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Common Medications for Children With Asthma

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The type of medication your child uses for asthma will depend on their age, the severity of their symptoms and how they respond to inhaled medications.

Some asthma medicine is taken with an inhaler or “puffer,” or as a pill, liquid or injection. Asthma medicine can be used for occasional symptoms and also long-term treatment.

Controller Medications (long-term):

These are the most common types of medication:

Anti-inflammatory medications – These controlling medications help to decrease inflammation in the airways. These include two types of medications:

  • Mast cell stabilizers: Cromolyn and nedocromil are two types of mast cell stabilizers that are usually taken with an inhaler.
  • Corticosteroids (kor-ti-ko-STARE-oydz) - These can be inhaled or taken as pills, liquid, or even as an injection. (These are not the controversial steroids sometimes taken by professional athletes.)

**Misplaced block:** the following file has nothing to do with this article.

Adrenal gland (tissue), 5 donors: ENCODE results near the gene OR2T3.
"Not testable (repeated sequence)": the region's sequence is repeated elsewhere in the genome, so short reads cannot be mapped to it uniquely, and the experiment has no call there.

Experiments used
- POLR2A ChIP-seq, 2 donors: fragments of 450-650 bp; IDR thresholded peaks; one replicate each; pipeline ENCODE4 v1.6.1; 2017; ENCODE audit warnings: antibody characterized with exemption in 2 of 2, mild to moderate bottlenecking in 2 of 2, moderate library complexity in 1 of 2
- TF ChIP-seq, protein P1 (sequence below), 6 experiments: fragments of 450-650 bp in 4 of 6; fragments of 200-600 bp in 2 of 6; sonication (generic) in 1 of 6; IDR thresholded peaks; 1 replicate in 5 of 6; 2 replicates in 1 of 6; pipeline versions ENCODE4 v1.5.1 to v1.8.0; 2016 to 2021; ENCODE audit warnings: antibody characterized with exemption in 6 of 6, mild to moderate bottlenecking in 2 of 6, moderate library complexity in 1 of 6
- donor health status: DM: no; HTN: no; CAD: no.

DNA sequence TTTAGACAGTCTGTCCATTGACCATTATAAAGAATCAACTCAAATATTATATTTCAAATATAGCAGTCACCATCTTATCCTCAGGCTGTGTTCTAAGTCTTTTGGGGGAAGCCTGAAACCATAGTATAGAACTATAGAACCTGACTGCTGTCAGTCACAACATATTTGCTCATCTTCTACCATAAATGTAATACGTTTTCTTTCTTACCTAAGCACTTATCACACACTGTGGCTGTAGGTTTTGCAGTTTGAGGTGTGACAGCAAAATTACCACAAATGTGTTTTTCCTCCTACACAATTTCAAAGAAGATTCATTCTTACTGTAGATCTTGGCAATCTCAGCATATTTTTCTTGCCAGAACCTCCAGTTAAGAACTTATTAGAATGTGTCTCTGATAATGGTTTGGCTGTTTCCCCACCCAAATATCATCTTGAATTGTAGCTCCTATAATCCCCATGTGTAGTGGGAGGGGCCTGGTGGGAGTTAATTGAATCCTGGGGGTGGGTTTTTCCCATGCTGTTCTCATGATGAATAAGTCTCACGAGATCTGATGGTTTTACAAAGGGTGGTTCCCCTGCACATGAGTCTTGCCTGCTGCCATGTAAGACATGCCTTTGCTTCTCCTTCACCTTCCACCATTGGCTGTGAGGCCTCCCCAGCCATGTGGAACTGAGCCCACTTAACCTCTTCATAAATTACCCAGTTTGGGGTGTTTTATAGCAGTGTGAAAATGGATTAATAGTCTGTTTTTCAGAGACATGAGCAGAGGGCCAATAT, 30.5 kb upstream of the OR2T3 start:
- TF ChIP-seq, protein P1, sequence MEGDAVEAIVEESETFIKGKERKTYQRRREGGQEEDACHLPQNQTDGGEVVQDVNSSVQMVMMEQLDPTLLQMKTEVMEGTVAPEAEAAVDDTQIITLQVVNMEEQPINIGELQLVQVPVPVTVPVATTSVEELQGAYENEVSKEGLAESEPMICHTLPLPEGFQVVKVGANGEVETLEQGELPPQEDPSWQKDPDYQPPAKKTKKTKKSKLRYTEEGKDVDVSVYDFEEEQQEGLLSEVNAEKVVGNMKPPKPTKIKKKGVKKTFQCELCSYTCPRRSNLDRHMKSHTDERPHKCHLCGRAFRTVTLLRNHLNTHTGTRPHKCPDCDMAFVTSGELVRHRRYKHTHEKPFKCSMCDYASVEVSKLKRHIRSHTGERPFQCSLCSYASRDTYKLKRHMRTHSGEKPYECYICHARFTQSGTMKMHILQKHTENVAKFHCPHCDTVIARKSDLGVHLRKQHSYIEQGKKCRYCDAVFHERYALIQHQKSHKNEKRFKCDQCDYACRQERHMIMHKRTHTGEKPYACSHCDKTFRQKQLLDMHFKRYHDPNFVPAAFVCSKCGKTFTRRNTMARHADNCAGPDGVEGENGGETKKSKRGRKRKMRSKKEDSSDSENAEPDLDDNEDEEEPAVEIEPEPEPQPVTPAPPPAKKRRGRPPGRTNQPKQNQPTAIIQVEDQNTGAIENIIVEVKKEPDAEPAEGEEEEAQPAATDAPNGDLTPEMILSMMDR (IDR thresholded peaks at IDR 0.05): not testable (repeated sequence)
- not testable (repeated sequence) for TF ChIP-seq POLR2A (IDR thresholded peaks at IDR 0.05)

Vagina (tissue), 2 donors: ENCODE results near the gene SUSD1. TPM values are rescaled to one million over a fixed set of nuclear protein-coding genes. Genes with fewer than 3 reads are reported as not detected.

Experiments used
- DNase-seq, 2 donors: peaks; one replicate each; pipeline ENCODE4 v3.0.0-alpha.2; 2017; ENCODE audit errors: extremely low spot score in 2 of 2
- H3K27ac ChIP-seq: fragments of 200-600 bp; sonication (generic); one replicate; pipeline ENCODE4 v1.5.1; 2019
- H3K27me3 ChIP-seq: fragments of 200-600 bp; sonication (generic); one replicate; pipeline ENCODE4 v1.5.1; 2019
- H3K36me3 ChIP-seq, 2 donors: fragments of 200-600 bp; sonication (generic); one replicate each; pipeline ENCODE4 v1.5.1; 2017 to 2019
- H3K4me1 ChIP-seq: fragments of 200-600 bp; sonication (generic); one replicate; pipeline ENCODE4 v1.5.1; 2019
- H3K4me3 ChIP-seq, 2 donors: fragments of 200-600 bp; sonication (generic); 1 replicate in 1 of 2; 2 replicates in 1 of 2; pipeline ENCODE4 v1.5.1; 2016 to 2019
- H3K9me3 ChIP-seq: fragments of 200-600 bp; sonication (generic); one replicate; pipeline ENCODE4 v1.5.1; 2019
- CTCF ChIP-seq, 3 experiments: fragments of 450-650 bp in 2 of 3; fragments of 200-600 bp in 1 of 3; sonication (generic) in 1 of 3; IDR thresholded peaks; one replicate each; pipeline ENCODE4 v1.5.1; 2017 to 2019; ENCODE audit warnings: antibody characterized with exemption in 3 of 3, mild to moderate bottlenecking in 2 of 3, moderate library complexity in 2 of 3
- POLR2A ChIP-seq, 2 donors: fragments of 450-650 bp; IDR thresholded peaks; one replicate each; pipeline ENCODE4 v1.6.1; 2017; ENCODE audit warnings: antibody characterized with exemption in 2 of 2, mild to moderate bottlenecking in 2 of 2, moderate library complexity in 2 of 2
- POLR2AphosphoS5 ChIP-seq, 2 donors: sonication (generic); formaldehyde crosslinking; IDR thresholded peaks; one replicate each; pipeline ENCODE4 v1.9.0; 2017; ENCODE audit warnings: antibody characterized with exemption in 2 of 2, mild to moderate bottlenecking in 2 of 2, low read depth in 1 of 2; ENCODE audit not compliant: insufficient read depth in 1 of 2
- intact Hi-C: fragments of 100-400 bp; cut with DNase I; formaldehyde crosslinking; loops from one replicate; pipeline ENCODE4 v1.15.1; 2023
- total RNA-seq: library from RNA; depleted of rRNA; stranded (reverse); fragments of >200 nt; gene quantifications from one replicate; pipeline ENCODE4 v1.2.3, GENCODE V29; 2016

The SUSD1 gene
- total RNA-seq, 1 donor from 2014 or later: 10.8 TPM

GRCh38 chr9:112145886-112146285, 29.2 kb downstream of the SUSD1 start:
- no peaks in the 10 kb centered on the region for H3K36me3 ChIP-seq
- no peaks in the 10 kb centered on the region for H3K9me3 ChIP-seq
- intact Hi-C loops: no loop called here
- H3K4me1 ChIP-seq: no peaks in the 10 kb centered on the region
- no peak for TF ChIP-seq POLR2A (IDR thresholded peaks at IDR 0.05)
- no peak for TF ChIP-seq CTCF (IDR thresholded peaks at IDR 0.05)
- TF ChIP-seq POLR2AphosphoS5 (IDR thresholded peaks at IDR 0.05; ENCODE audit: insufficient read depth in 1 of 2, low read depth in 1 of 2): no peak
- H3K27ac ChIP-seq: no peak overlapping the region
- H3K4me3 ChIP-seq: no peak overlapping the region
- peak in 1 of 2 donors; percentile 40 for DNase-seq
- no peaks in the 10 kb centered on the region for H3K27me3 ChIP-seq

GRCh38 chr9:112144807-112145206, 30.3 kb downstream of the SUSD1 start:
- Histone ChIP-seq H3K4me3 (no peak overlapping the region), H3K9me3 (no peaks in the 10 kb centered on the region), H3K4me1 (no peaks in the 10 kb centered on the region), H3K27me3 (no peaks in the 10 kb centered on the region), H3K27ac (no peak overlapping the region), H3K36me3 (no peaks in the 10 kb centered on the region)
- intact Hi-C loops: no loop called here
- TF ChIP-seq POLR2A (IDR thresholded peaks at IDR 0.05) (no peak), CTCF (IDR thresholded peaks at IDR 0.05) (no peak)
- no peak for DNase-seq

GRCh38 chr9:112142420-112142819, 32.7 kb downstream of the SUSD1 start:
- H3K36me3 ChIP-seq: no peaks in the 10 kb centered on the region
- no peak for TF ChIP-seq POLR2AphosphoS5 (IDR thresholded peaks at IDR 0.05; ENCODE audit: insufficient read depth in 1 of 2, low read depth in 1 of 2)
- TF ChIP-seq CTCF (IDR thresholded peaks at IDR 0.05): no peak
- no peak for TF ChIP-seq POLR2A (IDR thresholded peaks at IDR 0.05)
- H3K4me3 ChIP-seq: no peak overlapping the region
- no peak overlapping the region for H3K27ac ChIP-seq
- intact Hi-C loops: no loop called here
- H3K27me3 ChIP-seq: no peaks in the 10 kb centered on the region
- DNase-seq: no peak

Long-acting Bronchodilators (bron-ko-DYE-lay-torz) – These help open the narrowed lungs and may relieve coughing, wheezing, or difficulty in breathing. However these medications like ipratropium bromide (Atrovent) or fomoterol (Foradil) only begin working after several minutes and therefore are not recommended for quick relief or as a rescue medication. They should not be used without use of a daily inhaled steroid.

Anti-leukotrienes (anti-loo-ko-TRY-eenz) – This is a relatively new class of medication for asthma and also act as non-steroidal anti-inflammatory medications. These are usually taken as pills or chewable tablets.

Rescue Medications (short-term):

Short-acting Bronchodilators – These are usually considered quick relief or rescue medications for sudden attacks of asthma. Types of bronchodilators are beta-agonists such as albuterol or anticholinergics such as Atrovent. These medications come in inhalers (puffers), liquid of inhalation, pills, or by injections.

Last Update
September 25, 2014
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Last Update
September 25, 2014
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